Thesis Corner: Lorraine Black on Video Games

Below I present an interview I had with our very own Lorraine Black, discussing her highly intriguing senior economic thesis. Let’s dive right in!

Okay, first couple questions: what was the topic of your thesis, and why did you pick that?

The topic of my senior thesis was the economic behavior of consumers that play free-to-play multiplayer online video games. I picked it because it struck me as pretty irrational behavior in a relatively new industry. Also I like video games.

Good a reason as any. What were your findings?

I conducted a survey of 300 League of Legends players for qualitative purposes. I found that aesthetics, altruism, and eSports seemed to be main drivers of the purchasing habits of LoL players. In short, viewing gamers as purchasing an experience made up of many items, rather than just one item, a game company can achieve perfect price discrimination – if a gamer has purchased the amount of in-game items he/she wants from the experience/game. if every gamer is paying their exact willingness to pay, the market is technically perfectly price discriminated. Since marginal cost is 0 for digital goods, companies can maximize producer surplus in this case.

My altruism argument hinged on the self-conception of consumer social responsibility and the impact of “free.” Gamers were more likely to value the game more if it was free, and thus have a higher willingness to pay overall – OR they treated the microtransactions as donation vessels (“giving back to the game”).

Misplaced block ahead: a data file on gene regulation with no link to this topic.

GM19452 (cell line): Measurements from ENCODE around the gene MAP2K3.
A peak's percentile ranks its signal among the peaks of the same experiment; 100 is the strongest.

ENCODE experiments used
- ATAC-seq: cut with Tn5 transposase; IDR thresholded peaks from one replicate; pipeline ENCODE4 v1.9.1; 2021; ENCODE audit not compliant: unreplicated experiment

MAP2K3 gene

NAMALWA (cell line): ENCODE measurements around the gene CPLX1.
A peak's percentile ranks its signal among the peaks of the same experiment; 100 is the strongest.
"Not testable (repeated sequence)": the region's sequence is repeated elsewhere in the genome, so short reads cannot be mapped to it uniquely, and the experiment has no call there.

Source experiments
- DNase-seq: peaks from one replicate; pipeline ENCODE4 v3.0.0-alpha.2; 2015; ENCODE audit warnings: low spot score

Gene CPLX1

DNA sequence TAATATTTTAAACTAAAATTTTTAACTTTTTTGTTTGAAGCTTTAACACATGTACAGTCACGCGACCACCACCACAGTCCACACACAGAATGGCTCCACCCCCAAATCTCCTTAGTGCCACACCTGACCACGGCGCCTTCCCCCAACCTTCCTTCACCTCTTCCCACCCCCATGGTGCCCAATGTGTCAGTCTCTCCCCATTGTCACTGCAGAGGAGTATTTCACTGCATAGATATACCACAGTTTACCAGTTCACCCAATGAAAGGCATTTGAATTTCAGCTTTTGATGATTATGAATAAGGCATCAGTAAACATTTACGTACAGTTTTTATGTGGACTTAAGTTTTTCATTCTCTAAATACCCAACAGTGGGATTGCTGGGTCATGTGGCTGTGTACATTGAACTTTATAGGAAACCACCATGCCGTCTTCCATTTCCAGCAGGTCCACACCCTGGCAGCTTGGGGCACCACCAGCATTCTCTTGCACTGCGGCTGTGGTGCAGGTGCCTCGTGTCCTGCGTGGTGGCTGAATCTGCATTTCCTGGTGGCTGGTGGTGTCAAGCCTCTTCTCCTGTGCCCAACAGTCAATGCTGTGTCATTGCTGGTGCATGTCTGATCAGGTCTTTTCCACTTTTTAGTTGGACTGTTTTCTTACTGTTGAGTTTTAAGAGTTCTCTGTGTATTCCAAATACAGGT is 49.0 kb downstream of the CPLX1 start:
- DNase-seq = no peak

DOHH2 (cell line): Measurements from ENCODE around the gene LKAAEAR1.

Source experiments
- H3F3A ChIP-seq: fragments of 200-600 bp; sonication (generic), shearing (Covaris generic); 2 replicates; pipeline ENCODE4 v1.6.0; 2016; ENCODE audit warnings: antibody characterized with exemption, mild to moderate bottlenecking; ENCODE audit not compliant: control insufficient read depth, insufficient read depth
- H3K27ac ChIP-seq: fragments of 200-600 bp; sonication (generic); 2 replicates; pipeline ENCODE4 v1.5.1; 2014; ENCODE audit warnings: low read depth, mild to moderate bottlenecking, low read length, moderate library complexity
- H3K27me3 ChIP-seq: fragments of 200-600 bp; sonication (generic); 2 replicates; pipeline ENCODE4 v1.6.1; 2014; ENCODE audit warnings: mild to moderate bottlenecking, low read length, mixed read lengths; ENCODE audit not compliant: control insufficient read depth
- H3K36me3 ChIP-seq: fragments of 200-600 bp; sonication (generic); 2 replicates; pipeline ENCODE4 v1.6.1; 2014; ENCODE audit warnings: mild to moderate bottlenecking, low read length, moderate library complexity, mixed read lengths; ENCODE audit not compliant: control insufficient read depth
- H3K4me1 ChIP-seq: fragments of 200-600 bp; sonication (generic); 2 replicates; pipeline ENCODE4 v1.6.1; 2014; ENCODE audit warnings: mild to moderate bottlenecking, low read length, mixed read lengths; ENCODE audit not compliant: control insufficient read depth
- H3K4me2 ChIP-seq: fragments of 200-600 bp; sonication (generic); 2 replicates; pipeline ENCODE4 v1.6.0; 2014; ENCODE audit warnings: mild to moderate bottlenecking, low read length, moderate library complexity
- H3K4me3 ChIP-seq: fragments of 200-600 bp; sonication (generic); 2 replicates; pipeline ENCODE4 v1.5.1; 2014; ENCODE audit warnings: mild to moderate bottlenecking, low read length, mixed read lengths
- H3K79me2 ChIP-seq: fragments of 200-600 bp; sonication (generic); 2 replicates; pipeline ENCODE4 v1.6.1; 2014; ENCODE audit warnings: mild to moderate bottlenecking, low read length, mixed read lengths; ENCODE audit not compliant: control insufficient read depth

Finally, eSports is gaming’s attempt at making long-term investments out of you.

Care to explain how this is important?

Because of how informal my thesis is, and theory-heavy, I’m honestly not sure if it really is. However, eSports is exploding right now – and there isn’t a lot of even remotely academic material on this stuff. League of Legends is making bank off of gamers, and there are a lot of interesting consumer behaviors and heuristics at play here.

Totally, plus I think showing that these businesses are perfectly price discriminating is important too. Any advice for the imminently doomed?

I struggled with my thesis because it was so theory-heavy. I saw a lot of people with numbers and figures and felt that mine didn’t hold water because it wasn’t as quantitatively focused. Don’t do that. First of all, it’s an undergrad thesis, not your magnum opus or something. Calm down.

And secondly, sometimes theses don’t work out exactly the way you want them to. You might not find anything (like me) and just have to finagle economic theory to make it work. It was a challenge, but I’m glad I stuck to my original choice and didn’t back down. If you pick a topic that you don’t truly like AND have trouble making it work, you’re going to have a a bad time. Just pick something you’re interested in, and it’ll probably work out fine.

Thanks for that Lorraine, I’m glad you stuck it out it’s good stuff! This concludes the interview.

About Nicky Smit

Nicky Smit is a Senior Economics Major, meaning soon he'll be swallowed by economic reality! Thus, he spends his time shooting movies, singing a cappella and writing about things like this info box

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